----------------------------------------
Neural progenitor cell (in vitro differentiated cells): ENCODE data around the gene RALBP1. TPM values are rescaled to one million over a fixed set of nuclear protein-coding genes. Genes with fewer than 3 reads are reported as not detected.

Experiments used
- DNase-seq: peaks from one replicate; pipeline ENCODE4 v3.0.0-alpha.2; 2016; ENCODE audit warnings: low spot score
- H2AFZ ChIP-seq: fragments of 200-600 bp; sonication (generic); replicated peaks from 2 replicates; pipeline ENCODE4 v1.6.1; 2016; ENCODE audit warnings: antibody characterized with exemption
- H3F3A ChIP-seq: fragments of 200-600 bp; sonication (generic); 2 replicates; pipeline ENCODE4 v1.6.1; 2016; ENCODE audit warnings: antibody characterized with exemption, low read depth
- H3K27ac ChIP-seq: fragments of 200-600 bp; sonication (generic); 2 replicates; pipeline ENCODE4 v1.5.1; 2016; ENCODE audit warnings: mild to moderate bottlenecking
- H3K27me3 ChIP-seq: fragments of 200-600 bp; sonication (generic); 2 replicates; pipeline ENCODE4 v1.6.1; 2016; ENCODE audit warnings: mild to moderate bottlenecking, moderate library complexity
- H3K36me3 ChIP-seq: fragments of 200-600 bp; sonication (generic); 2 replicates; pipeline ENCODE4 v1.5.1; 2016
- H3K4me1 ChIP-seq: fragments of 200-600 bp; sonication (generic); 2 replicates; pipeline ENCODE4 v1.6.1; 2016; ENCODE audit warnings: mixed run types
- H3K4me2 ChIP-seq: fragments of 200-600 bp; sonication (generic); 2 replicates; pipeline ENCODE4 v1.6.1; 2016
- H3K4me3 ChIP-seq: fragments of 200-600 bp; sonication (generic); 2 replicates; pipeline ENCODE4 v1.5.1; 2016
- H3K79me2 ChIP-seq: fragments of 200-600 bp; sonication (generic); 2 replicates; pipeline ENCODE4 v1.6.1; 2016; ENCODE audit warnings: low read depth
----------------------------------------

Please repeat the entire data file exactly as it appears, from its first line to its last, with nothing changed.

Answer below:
Neural progenitor cell (in vitro differentiated cells): ENCODE data around the gene RALBP1. TPM values are rescaled to one million over a fixed set of nuclear protein-coding genes. Genes with fewer than 3 reads are reported as not detected.

Experiments used
- DNase-seq: peaks from one replicate; pipeline ENCODE4 v3.0.0-alpha.2; 2016; ENCODE audit warnings: low spot score
- H2AFZ ChIP-seq: fragments of 200-600 bp; sonication (generic); replicated peaks from 2 replicates; pipeline ENCODE4 v1.6.1; 2016; ENCODE audit warnings: antibody characterized with exemption
- H3F3A ChIP-seq: fragments of 200-600 bp; sonication (generic); 2 replicates; pipeline ENCODE4 v1.6.1; 2016; ENCODE audit warnings: antibody characterized with exemption, low read depth
- H3K27ac ChIP-seq: fragments of 200-600 bp; sonication (generic); 2 replicates; pipeline ENCODE4 v1.5.1; 2016; ENCODE audit warnings: mild to moderate bottlenecking
- H3K27me3 ChIP-seq: fragments of 200-600 bp; sonication (generic); 2 replicates; pipeline ENCODE4 v1.6.1; 2016; ENCODE audit warnings: mild to moderate bottlenecking, moderate library complexity
- H3K36me3 ChIP-seq: fragments of 200-600 bp; sonication (generic); 2 replicates; pipeline ENCODE4 v1.5.1; 2016
- H3K4me1 ChIP-seq: fragments of 200-600 bp; sonication (generic); 2 replicates; pipeline ENCODE4 v1.6.1; 2016; ENCODE audit warnings: mixed run types
- H3K4me2 ChIP-seq: fragments of 200-600 bp; sonication (generic); 2 replicates; pipeline ENCODE4 v1.6.1; 2016
- H3K4me3 ChIP-seq: fragments of 200-600 bp; sonication (generic); 2 replicates; pipeline ENCODE4 v1.5.1; 2016
- H3K79me2 ChIP-seq: fragments of 200-600 bp; sonication (generic); 2 replicates; pipeline ENCODE4 v1.6.1; 2016; ENCODE audit warnings: low read depth